June 2003 News

Moscow supports talks on Kashmir: Arms sales to Pakistan ruled out

15 June 2003
The Dawn
Hasan Akhtar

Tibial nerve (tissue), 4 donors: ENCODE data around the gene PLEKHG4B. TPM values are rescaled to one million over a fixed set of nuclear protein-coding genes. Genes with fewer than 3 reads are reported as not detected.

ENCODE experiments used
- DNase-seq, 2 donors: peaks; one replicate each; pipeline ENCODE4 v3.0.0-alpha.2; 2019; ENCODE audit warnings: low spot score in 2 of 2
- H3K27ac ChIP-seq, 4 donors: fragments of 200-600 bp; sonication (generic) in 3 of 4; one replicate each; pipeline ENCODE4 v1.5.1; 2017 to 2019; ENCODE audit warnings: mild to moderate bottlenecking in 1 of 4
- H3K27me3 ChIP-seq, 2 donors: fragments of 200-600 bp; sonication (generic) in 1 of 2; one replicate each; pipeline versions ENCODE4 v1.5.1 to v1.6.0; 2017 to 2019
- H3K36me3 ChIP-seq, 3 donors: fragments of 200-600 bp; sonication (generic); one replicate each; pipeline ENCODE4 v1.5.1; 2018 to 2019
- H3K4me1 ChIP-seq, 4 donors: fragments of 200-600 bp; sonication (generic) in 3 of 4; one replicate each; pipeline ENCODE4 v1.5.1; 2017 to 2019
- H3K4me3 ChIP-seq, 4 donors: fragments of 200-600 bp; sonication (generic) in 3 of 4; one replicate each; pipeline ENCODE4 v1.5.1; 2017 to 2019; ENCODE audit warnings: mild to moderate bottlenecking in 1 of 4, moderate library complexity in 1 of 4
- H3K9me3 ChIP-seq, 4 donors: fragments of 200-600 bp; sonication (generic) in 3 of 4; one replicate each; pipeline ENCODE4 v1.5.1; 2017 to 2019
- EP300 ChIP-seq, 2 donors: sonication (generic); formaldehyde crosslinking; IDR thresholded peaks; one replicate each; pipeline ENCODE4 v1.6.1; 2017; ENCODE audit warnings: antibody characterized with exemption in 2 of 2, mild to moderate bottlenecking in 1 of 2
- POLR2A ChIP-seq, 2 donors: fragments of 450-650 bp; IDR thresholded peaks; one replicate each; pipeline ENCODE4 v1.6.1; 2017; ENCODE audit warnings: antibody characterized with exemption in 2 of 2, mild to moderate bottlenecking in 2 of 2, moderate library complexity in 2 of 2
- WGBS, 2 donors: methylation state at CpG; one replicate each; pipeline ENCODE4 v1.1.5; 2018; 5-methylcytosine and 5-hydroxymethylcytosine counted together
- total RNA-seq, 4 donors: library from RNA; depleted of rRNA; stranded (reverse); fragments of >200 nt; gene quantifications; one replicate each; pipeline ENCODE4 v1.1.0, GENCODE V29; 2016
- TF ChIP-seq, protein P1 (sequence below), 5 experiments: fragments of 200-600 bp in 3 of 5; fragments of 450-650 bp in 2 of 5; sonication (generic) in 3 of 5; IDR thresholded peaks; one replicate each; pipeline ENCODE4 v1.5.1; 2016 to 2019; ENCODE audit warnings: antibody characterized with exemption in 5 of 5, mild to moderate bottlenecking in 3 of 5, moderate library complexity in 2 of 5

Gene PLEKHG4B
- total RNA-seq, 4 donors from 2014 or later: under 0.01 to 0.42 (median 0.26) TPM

ISLAMABAD: Russian Foreign Minister Igor Ivanov on Sunday supported Pakistan's desire to resume dialogue with India to resolve all disputes politically. The Russian foreign minister, however, ruled out any military sales to Pakistan, saying Moscow supported 'a political and not a military solution' to the problems between the two countries. Speaking at a joint news conference with Foreign Minister Khurshid Kasuri, Mr Ivanov said 'We are supporting a political and not a military solution to the conflict between Pakistan and India.' Mr Ivanov, who is the first Russian foreign minister in almost a decade to visit Pakistan, said 'We would use our relations with Pakistan and India to support a dialogue (on Kashmir).' When asked if Russia would consider supplying weapons to Pakistan to match those being sold to India in order to strike a conventional arms balance between the two countries, Mr Ivanov said Russia was not planning or striving to contribute to an arms race in the region as it happened during the Cold War when the Soviet Union supplied weapons to India and the United States to Pakistan. 'We are interested in a political solution to the problem and we should avoid any military tension between India and Pakistan.'After the opening statement by Mr Kasuri, the Russian foreign minister welcomed thaw in the Pakistan-India relations, and said he wanted the two countries to resolve all their outstanding issues, including the Kashmir problem, through peaceful dialogue. Immediately after his arrival here leading a large delegation comprising senior officials and entrepreneurs, Mr Ivanov and Mr Kasuri held discussions on what the latter described as 'almost everything under the sun,' including terrorism, Afghanistan and emerging Pakistan-India scenario. Mr Ivanov expressed Russia's appreciation of Pakistan's role in the anti-terror war.Mr Kasuri strongly pleaded for expanding the present 'pathetic trade relations' between Pakistan and Russia, underscoring the need for greater interaction between the two sides. He also reiterated Pakistan's desire to open a comprehensive and meaningful dialogue with India on the core issue of Kashmir and several other issues to promote peace in South Asia. Mr Kasuri told his Russian counterpart that Islamabad would prefer Russian help for expansion of steel mill in Karachi over offers from other countries.The two sides expressed unanimity of views on several political and economic issues. Mr Kasuri said that Pakistan was sending its ministers of telecommunication and agriculture separately to achieve Russian collaboration in these fields.He also pointed out that the joint ministerial commission set up by the two countries, was expected to contribute to promotion of cooperation and collaboration in several economic, technical and commercial spheres. Towards the end of his one-day visit, the Russian foreign minister also called on President Pervez Musharraf and Prime Minister Zafarullah Jamali.An statement issued after the formal talks between the delegations of the two sides said the meeting focused on bilateral relations and took steps for further cooperation in several important areas, including the oil and gas sector, metallurgy, aerospace and agriculture. The statement said 'The international situation, in particular the situation in Iraq, Afghanistan and the regional issues were also discussed. Pakistan's sincere desire for the resumption of a composite and result-oriented dialogue between Pakistan and India for the resolution of all differences between the two countries, including the issue of Kashmir, was conveyed to foreign minister Igor Ivanov who later left for New Delhi where he would spend a day holding discussions with his Indian counterpart and other important government leaders.' Please Visit Our Sponsor (ads open in separate window)


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